Journal of Geophysical Research: Atmospheres
© 2014 American Geophysical Union
Impact Factor: 3.174
ISI Journal Citation Reports © Ranking: 2012: 23/170 (Geosciences Multidisciplinary)
Online ISSN: 2169-8996
Associated Title(s): Journal of Geophysical Research
Regional Models Do Not Add Much Value to Climate Change Projections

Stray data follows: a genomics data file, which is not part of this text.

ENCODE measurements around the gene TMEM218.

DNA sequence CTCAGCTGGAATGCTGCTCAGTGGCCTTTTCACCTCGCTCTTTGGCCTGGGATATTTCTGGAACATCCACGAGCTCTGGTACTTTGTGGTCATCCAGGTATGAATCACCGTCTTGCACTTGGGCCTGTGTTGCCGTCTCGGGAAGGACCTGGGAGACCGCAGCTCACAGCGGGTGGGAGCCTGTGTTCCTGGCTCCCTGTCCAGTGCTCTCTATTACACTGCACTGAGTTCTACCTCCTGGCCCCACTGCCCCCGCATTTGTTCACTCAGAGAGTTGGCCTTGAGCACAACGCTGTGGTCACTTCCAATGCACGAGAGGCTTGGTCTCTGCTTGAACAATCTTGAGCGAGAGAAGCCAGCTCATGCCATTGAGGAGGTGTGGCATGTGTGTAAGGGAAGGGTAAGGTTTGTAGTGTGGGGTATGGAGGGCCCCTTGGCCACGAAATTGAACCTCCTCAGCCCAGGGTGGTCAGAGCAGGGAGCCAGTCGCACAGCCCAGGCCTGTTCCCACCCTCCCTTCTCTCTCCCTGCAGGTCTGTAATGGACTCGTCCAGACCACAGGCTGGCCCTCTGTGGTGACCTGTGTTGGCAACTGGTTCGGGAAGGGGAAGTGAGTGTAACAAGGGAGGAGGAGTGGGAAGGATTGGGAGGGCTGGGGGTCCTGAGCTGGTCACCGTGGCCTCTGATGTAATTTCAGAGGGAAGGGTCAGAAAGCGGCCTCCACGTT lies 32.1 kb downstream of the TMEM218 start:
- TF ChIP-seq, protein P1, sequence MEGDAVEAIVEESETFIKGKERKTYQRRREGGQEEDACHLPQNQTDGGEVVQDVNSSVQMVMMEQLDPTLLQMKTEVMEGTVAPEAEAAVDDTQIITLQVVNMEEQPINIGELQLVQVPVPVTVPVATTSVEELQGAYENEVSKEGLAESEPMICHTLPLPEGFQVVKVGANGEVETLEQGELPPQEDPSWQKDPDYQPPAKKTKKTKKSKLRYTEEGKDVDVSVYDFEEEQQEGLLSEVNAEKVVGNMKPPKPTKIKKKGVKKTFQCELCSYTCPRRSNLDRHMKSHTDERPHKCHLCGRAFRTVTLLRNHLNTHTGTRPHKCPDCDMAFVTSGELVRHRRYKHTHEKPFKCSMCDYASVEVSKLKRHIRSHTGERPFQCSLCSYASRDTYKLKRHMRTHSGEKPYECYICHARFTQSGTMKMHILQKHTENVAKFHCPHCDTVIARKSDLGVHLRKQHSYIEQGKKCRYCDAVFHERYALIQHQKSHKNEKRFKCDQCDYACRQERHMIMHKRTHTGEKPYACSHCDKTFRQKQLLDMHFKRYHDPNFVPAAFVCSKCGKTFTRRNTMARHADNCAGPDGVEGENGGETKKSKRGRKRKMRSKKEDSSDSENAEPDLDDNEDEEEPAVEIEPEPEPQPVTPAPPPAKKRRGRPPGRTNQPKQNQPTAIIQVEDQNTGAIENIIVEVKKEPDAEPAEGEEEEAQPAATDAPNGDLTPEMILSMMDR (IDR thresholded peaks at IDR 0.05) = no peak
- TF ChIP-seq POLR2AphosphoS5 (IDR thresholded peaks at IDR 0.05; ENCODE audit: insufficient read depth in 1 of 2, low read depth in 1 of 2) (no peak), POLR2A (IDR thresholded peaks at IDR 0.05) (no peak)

Global general circulation models are the dominant tool in the effort to forecast the effects of climate change. Given their expansive scope, some simplifications need to be made when representing smaller-scale processes, such as the effects of regional topography. To compensate, regional climate models are sometimes used to add in local influences and, in theory, improve the accuracy of projections of regional climate change. Testing the abilities of a regional model and a global model to represent historically observed climate change for the continental United States, however, Racherla et al. (2012) found that the regional model provided only a small increase in model accuracy and in some cases actually made the forecasts worse. The authors used a regional model to dynamically downscale a global model, creating representations of the continental U.S. climate for two periods, 1967 to 1978 and 1994 to 2005. The authors ran the regional model in two modes: as a stand-alone model and with the calculations being nudged, or constrained, by the global model. They also operated the global model in two modes: at its standard resolution and with the results being interpolated to simulate a higher resolution. They then compared the model results against precipitation and temperature observations. The authors found that when nudged, the regional model outperformed the interpolated global model in representing the climate of the individual decadal periods. The nudged regional model was also more accurate than the global model at representing observed climate changes between the two periods, though the authors suggest neither setup was particularly skilled. When left unnudged, the regional model was less accurate than the interpolated global model on all counts. The authors suggest that future efforts should focus on improving the ability of global models to accurately represent long-term climate changes.